have numerous affordable housing options for first-time buyers, but not the chic metro cores where most of the jobs, dollars and op- portunities are found. If you’re a first-time buyer with 5% down how much income do you need to purchase? Across the country, says the National Asso- ciation of Realtors, purchasers need $60,143 but the real answer depends on where you buy. The NAR study shows that you need a big income to purchase in metro areas which include such cities as Anaheim, CA ($188,832), Boston ($108,862), Boulder, CO ($142,474), Denver ($105,415), Los Angeles ($129,492), Naples, FL ($101,261), San Diego ($146,345), San Fran- cisco ($219,517), San Jose, CA ($287,969), and Seattle ($117,312). Alternatively, there are plac- es where a modest income can readily result in ownership, loca- tions where typical home prices are less than the cost of many

SUVs. Think of metro areas that include Akron, OH ($32,739), Am- arillo, TX ($37,200), Binghamton, NY ($25,303), Cumberland, MD ($23,439), Davenport, IA ($29,741), Decatur, GA ($19,072), Peoria, AZ ($25,587) Waterloo-Cedar Falls, IA ($28,372), and Youngstown, OH ($21,055). Even where prices appear attractive there’s some question as to how many renters are interested in ownership. “Millennials,” according to the Ur- ban Institute, “prefer living in high- cost cities, where housing supply is inelastic. Within a city, millennials prefer living in counties with a more urban environment, where the house prices have increased more than in the surrounding areas. The shift in geographic preference is mostly observed among highly-edu- cated millennials.” While everyone has their likes, the reality is that housing costs are a huge weight for many potential first-time purchasers.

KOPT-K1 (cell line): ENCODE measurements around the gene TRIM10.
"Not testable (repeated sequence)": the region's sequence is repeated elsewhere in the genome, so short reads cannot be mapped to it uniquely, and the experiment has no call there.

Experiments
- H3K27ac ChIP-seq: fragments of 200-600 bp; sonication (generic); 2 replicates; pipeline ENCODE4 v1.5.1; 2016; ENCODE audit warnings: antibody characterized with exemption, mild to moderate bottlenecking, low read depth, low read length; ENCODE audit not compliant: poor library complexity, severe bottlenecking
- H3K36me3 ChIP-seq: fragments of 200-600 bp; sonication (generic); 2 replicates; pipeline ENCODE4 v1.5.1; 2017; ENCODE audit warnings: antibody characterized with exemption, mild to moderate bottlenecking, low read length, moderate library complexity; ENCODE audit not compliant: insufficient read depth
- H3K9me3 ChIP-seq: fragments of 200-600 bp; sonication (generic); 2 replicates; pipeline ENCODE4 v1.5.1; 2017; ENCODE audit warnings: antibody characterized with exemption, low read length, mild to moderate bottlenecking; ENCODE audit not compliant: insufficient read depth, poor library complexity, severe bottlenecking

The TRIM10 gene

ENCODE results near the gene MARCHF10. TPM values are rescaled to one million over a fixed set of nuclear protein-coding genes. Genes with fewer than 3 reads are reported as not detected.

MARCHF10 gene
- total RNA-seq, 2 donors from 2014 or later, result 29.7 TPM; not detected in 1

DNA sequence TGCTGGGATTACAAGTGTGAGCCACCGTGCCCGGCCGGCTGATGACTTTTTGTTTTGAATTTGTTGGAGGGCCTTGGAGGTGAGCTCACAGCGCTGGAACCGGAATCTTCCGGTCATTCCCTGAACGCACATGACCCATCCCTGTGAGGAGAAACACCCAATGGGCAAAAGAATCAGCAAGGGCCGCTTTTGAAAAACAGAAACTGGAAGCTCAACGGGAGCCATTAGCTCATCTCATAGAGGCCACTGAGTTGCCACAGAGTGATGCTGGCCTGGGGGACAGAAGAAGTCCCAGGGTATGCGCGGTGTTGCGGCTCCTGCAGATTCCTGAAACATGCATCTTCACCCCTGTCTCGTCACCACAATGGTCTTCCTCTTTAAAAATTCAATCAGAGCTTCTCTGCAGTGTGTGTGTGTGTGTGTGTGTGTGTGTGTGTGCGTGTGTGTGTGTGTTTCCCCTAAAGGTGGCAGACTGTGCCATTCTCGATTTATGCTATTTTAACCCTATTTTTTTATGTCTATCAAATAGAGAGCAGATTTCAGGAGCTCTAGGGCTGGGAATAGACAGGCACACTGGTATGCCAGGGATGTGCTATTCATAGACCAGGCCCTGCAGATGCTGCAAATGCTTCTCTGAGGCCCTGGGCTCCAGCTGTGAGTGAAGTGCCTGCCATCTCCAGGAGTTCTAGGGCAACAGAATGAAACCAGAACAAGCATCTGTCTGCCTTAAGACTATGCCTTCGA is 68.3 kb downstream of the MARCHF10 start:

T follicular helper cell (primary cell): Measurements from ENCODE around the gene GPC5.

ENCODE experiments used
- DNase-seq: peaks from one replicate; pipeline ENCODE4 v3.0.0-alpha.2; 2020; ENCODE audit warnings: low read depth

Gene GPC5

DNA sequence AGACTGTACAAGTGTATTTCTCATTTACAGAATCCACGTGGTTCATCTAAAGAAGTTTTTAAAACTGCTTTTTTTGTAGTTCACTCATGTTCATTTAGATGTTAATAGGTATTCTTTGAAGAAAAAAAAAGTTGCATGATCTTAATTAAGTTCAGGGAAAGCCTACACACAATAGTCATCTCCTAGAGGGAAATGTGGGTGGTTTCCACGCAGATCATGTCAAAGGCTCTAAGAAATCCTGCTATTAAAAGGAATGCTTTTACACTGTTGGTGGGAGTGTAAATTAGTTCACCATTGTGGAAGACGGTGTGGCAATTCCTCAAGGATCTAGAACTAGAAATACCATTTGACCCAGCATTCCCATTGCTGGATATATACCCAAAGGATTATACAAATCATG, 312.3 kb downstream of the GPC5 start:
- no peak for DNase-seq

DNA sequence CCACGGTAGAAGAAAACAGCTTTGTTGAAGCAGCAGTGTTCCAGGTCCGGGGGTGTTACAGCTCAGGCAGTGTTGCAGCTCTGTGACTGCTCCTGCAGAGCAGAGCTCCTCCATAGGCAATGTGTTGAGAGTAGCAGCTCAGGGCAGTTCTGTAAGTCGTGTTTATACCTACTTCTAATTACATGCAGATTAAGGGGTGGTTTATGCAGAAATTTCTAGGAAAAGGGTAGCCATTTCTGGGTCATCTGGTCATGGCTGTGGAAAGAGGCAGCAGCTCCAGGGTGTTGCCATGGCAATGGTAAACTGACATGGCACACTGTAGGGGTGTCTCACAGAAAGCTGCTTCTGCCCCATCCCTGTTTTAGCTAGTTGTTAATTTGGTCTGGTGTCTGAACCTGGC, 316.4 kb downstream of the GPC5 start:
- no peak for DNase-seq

A recent home affordability report from ATTOM Data Solutions showed that leading metro areas are largely off-limits to most wage earners. A review of 473 counties found that 335 — 71% — “were not affordable for average wage earn- ers” even with just 3% down. For many first-timers the lack of affordability is visible in two ways. First, many potential buyers simply do not have the dollars needed for the purchase of a home. According to the Federal Reserve, “relatively small, unexpected expenses, such as a car repair or replacing a broken appliance, can be a hardship for many families without adequate savings. When faced with a hypothetical expense of $400, 61% of adults in 2018 say they would cover it, using cash, savings, or a credit card paid off at the next statement.” Translation: 39% cannot readily finance a small emergency with cash on hand or credit.

16 | think realty housing news report :: august / september 2019

thinkrealty . com / hnr | 17